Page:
Rice is the second most cultivated plant on earth, after corn, and is by FAR the dominant source of carbohydrates in Asia, where I currently live. But growing up in America, I learned how to make rice in a pot, on the stove. Throw in some butter, a pinch a salt and pepper, and you've got yourself a delicious side dish to those meat n' potatoes. Or so I thought. Well, not so in Japan!
Japanese-Style Steamed Rice
How To Cook Rice The Japanese Way | RecipeTin Japan
August 2, By Yumiko 77 Comments. This post is all about Japanese way of cooking rice which is one of the fundamentals of Japanese meals. It is not boiled like pasta, it is cooked in so called absorption method. If you go to Japan and visit one of the major home appliance stores, you will be amazed to see so many different types of electric rice cookers on display. Rice is one of the most important staple foods for Japanese people. People have a favourite brand of rice grain and they strive to cook the best rice possible. Hence most Japanese people have an electric rice cooker which delivers consistent results.
How To Cook Rice The Japanese Way
When I visited my Japanese family during summers as a child, my aunt would insist, at every meal, that I eat every last grain of rice in my bowl. It was, in part, a kind of exercise to improve my proficiency with chopsticks, which she was rightly concerned about. But if I objected, she'd quickly remind me that every grain of rice was precious; that rice was a luxury, despite the fact that it was served nearly every time we sat down at the table. Granted, my mother and her sister grew up quite poor, but this parsimony regarding rice didn't stem from their childhood poverty alone. It was—is—cultural, the indelible result of growing up in an environment where rice is revered.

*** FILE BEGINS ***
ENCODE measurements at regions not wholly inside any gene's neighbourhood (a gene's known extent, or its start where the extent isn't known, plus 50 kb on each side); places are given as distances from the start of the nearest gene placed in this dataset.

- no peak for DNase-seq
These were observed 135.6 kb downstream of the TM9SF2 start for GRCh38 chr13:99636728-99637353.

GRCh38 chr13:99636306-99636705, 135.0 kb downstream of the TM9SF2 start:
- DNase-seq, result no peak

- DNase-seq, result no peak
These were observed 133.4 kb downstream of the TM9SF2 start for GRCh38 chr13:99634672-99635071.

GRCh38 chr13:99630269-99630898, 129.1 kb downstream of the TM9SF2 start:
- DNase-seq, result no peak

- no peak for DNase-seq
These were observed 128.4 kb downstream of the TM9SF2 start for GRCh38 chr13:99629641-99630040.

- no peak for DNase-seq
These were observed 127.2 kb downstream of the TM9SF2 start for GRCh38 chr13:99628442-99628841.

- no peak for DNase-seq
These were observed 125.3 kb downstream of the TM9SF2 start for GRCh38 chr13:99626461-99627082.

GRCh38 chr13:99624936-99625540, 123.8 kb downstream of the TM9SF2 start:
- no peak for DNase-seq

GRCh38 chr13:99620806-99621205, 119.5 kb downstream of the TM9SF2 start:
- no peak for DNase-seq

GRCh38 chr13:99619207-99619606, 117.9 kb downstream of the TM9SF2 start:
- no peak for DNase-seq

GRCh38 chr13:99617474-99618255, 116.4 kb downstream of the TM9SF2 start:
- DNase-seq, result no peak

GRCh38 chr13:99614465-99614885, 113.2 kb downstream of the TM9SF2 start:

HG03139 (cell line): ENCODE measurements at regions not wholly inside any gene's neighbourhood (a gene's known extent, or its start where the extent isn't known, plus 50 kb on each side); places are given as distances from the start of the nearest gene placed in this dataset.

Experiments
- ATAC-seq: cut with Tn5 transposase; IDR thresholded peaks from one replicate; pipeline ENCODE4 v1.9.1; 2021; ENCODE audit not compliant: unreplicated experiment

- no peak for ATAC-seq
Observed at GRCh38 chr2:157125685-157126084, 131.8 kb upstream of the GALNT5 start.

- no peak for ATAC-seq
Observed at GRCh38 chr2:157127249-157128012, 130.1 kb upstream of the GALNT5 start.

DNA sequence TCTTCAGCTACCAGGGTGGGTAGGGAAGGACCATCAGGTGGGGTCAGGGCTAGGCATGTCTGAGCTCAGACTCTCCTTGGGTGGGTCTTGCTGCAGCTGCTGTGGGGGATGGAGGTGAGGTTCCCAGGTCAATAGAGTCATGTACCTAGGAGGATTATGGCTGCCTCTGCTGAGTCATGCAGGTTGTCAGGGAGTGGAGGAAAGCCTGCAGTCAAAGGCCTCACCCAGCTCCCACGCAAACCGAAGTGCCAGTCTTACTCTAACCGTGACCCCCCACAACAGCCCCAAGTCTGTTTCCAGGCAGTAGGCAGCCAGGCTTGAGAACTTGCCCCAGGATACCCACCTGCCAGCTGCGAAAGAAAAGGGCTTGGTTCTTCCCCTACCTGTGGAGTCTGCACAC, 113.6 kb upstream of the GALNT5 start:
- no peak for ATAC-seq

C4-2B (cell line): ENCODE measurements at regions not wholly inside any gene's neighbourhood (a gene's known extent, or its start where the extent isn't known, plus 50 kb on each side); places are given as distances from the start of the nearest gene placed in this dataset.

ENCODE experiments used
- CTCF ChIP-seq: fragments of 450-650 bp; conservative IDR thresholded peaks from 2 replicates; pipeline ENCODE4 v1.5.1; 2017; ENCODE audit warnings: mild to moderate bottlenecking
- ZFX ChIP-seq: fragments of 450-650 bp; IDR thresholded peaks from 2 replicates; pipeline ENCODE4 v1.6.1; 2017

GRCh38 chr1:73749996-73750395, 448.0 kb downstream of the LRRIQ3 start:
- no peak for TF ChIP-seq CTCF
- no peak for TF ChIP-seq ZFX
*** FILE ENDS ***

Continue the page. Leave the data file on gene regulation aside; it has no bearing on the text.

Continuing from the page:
What's the difference between Japanese rice and other rice? What is short-grained rice? How do you cook Japanese rice in a rice cooker? Is Japanese rice healthy?